Electric Youth

Their Tetris scores will blow you away: GameBoy manipulators Colon Pipe Krew
Daniel Corrigan

Colon Pipe Krew have been messing with the laws of physics again. That's the only way to explain the mysterious happenings this afternoon at the Anomalous Research Facility, a seemingly innocuous duplex in southeast Minneapolis that serves as Krew headquarters. The half-light filtering through the living-room window moves slower than Dippity Doo. Tiny UFOs circle the room's sole candle like carousel horses. The clock has started moving backward. And a floppy-haired sprite known only as Starpawz hovers, cross-legged, two feet above the living room sofa.

"I have some great hacks for the space-time continuum," offers the Krew co-founder. "I'm wearing a wormhole ray ring now that could blow your ass back to 1367. It runs on a watch battery."

Okay, so maybe none of this really happened. Still, watching Colon Pipe Krew play their fractured IDM, compassionate noise, freeform techno, and textured drones, you swear supernatural forces are at work--especially when they perform live. Fellow co-founder Overthruster hunches forward, mad scientist style, coaxing crystalline melodies from pocket-sized musical devices. Crank Dorothy, the Krew's sole woman, stares through her long bangs, fingers running over electronic buttons like meth-head mice as she generates bleeps that resemble the latest NASA transmissions. Starpawz plays the prankster, intent on blowing up the world with wild sound. And this otherworldly sound isn't the only thing separating them from their local peers.

"We're better dancers than Faux Jean," Overthruster offers, looking very much the barbarian warrior beneath his punk mullet, as though he were ready to lock swords with Conan himself at any moment.

Starpawz adds, "We're not stuck in one mode of presentation. We can do a killer noise set one night and a totally gay techno set the next."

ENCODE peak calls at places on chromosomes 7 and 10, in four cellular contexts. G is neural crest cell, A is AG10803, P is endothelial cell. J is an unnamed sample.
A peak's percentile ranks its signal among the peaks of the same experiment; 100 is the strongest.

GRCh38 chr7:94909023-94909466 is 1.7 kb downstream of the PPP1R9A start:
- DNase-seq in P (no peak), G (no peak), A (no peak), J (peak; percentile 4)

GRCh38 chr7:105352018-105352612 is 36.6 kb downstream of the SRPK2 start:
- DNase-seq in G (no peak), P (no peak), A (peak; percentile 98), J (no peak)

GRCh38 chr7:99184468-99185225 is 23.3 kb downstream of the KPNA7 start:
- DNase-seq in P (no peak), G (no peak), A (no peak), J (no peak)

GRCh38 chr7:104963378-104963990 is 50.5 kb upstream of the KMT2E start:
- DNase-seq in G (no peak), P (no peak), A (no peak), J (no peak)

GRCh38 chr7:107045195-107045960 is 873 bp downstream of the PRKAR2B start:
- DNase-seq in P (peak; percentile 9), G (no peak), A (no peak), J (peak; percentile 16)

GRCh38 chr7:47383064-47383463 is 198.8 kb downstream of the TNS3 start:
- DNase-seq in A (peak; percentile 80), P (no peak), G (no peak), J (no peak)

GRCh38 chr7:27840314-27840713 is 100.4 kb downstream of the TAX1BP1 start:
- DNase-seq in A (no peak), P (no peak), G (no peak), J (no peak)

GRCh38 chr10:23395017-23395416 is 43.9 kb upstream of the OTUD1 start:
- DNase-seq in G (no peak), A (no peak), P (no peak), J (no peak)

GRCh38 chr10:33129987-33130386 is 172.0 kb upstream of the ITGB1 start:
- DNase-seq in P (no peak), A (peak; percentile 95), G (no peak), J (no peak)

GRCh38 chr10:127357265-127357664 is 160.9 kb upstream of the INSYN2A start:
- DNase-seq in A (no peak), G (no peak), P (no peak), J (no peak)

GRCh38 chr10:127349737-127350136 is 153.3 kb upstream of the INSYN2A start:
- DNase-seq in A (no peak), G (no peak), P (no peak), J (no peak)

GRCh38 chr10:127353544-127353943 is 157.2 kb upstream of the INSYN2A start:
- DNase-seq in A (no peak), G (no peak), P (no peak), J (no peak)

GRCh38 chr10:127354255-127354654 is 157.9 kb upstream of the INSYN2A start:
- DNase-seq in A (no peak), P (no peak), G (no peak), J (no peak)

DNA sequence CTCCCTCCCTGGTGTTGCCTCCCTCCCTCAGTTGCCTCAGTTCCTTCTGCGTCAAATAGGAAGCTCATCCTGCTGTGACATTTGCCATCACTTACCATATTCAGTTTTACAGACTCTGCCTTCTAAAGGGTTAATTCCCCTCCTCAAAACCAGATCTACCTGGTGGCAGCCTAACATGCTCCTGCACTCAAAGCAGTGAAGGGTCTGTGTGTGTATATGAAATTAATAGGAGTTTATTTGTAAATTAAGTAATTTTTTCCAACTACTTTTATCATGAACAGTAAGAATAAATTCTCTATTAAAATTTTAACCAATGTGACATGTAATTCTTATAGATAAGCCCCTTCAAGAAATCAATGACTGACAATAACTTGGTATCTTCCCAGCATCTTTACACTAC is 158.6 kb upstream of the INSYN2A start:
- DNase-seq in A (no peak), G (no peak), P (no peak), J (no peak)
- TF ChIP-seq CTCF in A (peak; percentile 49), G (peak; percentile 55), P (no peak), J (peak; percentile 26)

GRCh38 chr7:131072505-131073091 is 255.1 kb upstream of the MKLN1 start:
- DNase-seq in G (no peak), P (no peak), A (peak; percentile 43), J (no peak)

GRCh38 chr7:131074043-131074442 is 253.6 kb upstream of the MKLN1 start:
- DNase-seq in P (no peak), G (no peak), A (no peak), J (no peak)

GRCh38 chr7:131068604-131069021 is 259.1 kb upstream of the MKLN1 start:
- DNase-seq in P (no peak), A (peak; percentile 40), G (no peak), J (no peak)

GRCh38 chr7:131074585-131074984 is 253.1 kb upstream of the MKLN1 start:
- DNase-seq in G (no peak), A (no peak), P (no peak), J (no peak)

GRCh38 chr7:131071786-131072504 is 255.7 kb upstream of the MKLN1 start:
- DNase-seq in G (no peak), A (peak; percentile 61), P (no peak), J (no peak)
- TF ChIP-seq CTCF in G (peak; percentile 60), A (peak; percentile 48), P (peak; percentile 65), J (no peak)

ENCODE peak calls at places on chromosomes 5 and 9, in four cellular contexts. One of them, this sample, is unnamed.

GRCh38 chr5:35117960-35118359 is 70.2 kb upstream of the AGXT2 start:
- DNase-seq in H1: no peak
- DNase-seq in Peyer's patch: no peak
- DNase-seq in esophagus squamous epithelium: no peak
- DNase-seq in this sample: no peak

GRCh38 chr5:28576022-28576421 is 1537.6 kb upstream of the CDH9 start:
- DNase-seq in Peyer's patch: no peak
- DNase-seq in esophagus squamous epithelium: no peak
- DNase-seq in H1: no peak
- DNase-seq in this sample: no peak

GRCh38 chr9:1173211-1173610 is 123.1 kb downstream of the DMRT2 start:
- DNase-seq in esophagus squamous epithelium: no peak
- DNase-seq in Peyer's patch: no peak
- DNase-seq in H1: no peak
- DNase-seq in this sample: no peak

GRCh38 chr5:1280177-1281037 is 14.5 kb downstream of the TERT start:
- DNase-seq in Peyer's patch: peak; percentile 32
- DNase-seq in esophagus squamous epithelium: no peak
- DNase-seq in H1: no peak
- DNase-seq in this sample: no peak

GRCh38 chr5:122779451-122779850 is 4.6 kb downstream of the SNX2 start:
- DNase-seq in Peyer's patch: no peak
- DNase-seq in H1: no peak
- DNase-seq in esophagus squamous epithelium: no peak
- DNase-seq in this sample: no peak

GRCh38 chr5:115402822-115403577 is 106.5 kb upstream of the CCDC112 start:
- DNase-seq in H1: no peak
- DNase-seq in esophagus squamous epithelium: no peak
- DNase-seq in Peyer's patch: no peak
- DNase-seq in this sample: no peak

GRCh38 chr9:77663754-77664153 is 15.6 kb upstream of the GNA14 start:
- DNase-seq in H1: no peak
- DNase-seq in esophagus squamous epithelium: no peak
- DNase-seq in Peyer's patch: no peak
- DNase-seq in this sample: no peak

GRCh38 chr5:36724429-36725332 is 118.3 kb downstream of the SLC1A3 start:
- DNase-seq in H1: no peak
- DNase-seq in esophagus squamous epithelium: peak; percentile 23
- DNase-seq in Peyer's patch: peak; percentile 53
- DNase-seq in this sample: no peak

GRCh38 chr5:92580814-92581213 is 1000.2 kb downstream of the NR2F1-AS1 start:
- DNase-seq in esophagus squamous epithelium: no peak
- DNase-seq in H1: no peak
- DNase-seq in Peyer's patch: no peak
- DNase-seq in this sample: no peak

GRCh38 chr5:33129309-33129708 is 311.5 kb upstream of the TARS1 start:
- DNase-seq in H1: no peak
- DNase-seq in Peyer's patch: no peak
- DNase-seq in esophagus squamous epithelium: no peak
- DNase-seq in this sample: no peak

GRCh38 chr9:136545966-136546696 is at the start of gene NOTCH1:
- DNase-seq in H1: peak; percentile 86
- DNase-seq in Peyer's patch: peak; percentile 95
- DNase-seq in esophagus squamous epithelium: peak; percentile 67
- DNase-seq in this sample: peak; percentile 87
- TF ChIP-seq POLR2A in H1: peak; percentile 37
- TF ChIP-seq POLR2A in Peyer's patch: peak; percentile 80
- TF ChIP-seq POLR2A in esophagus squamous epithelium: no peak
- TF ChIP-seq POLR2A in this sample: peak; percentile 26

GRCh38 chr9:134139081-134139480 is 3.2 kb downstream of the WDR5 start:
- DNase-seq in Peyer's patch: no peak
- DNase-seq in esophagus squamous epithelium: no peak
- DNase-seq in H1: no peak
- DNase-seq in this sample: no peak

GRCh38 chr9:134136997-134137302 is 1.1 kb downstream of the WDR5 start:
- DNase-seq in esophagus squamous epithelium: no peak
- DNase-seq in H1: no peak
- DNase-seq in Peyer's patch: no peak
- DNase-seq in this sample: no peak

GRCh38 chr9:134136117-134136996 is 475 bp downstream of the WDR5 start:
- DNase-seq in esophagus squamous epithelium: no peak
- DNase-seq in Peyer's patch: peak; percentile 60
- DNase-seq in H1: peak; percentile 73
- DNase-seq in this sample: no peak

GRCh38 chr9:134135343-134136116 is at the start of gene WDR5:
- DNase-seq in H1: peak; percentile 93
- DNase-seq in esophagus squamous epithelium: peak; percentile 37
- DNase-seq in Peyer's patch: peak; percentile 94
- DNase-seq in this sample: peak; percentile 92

"We're not a band," rejoins Crank Dorothy.

These technophiles did have a flesh-and-blood drummer for a short time, though. When a few members of :| Krew (not all of the Krew's dozen members perform together live) appeared at a University of Minnesota-sponsored arts festival early in October, they found themselves with a surprise guest. Krew member 500 Eternal, deep in the midst of a feedback interlude created by three DJ mixers he'd cobbled together, was generating something like a conversation between a herd of dolphins and a flock of seagulls. Suddenly, the drummer from local pop group Coach Said Not To, who were scheduled to play between Krew sets and had already set up their gear alongside them, started pounding away blithely, oblivious to Eternal's set. To the hundred or so students in front of Rarig Center, the breach of etiquette probably seemed like deliberate collaboration--as did the group of dancers who happened to be skipping and cartwheeling across the same quad like Twyla Tharp clones in a remake of The Prisoner. "That sorta pissed me off," recalls Starpawz of the spontaneous drum solo. Which might explain the little feedback wedgies he gave Coach Said Not To's singer, tweaking the P.A. when she introduced their first song. ("Who's doing that?" she asked aloud over the mic.) Granted, the band's drummer probably didn't realize that what 500 Eternal was making was music.

The Krew's compositions are usually far less abstract than Eternal's performance suggests, despite the fact that they program their GameBoys in hex code, using Little Sound DJ software instead of the more restrictive Nanoloops. If you have no idea what that last sentence meant, let's just say that the flashing red and gray modules the Krew also uses (Korg groove boxes) just might be the most seductive electronic devices ever made. Come hither, beatmuffin, the machines seem to beckon. Twist our plastic knobs. Fill our inputs with any signal you want. Press our buttons and illuminate us from within. We can play any synth or drum machine sound you want. We will be your carnival, your airport at night.

"There are so many hacks for those things," Overthruster claims of Korg's E-series units, "I could make a Led Zeppelin song using only an ER-1 [drum machine]."

"Do it! Do it!" Starpawz enthuses, bouncing up and down on the couch. "I wanna hear that now!"

But Overthruster doesn't need the Mesozoic peregrinations of those mechanical superdudes to prove his mettle. Vociferous Reiteration, his new solo CD-R, runs the gamut from power electronics to the most delicate drones. (He humbly admits to being "the greatest techno and breakcore producer in Minneapolis.") His mastery of the Korgs is so evident that you can imagine dozens of tiny Overthrusters inside the machines, riding zeros and ones like electric bulls in a Las Vegas semiconductor.

Still, the Krew remains loyal to their favorite video game console. "The great advantage of the GameBoy is that it's like having a studio in your pocket," Starpawz explains. "Whenever I get pissed at having to set shit up, I can always just pick it up and have a good time hacking."

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